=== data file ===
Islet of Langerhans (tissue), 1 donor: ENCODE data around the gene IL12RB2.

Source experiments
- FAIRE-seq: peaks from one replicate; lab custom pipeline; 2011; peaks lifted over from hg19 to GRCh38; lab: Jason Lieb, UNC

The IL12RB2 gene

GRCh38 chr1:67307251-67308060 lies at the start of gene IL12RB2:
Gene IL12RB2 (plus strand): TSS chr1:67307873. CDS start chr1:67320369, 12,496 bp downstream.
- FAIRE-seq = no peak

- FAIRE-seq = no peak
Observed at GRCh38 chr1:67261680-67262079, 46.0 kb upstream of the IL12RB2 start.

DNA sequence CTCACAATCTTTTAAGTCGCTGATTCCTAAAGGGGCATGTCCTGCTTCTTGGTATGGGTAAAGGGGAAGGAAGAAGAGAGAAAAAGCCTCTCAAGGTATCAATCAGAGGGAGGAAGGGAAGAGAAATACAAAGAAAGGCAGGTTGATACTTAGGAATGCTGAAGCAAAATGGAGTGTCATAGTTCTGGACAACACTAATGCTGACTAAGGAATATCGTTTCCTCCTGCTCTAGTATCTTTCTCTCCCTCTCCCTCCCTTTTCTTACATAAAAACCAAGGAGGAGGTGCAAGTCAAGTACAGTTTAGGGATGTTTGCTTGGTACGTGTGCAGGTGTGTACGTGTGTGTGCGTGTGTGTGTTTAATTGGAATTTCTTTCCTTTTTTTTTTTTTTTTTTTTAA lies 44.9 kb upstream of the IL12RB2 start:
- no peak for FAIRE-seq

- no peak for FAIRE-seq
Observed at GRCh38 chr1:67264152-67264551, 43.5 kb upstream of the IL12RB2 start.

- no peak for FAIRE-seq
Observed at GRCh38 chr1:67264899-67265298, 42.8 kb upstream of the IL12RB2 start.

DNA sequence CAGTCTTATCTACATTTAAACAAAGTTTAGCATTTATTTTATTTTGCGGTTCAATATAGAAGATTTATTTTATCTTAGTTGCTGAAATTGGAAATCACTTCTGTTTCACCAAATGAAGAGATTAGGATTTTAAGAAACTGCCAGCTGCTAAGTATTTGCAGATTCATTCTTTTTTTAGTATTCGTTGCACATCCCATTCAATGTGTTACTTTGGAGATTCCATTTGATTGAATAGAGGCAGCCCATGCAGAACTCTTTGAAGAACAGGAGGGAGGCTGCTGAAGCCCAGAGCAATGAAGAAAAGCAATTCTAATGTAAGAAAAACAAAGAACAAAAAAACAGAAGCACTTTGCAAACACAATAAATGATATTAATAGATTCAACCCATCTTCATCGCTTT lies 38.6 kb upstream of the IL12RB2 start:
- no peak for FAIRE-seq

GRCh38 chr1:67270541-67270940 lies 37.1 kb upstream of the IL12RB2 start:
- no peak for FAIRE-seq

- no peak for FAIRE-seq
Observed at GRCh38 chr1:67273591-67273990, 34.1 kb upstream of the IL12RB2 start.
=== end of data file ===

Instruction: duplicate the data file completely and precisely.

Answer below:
Islet of Langerhans (tissue), 1 donor: ENCODE data around the gene IL12RB2.

Source experiments
- FAIRE-seq: peaks from one replicate; lab custom pipeline; 2011; peaks lifted over from hg19 to GRCh38; lab: Jason Lieb, UNC

The IL12RB2 gene

GRCh38 chr1:67307251-67308060 lies at the start of gene IL12RB2:
Gene IL12RB2 (plus strand): TSS chr1:67307873. CDS start chr1:67320369, 12,496 bp downstream.
- FAIRE-seq = no peak

- FAIRE-seq = no peak
Observed at GRCh38 chr1:67261680-67262079, 46.0 kb upstream of the IL12RB2 start.

DNA sequence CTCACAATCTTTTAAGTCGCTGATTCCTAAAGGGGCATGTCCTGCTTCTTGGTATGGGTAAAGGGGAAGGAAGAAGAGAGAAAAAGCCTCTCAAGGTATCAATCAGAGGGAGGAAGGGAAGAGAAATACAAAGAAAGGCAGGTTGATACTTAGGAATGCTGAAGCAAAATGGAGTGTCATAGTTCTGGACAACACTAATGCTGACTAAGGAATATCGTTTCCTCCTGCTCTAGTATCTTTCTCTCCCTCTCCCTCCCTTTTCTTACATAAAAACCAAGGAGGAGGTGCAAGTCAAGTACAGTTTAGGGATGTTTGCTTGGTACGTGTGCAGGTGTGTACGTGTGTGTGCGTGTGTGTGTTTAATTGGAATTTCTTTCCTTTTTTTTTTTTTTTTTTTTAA lies 44.9 kb upstream of the IL12RB2 start:
- no peak for FAIRE-seq

- no peak for FAIRE-seq
Observed at GRCh38 chr1:67264152-67264551, 43.5 kb upstream of the IL12RB2 start.

- no peak for FAIRE-seq
Observed at GRCh38 chr1:67264899-67265298, 42.8 kb upstream of the IL12RB2 start.

DNA sequence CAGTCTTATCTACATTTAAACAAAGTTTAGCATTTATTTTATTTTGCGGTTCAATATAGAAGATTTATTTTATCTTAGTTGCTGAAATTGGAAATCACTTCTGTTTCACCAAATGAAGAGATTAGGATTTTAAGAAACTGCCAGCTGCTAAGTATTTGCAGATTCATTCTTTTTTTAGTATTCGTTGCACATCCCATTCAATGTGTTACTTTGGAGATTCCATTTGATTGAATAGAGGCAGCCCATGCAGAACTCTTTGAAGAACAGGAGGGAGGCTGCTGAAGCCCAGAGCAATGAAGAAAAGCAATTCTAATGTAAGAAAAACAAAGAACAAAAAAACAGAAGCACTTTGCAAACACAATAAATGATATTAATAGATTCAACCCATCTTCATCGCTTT lies 38.6 kb upstream of the IL12RB2 start:
- no peak for FAIRE-seq

GRCh38 chr1:67270541-67270940 lies 37.1 kb upstream of the IL12RB2 start:
- no peak for FAIRE-seq

- no peak for FAIRE-seq
Observed at GRCh38 chr1:67273591-67273990, 34.1 kb upstream of the IL12RB2 start.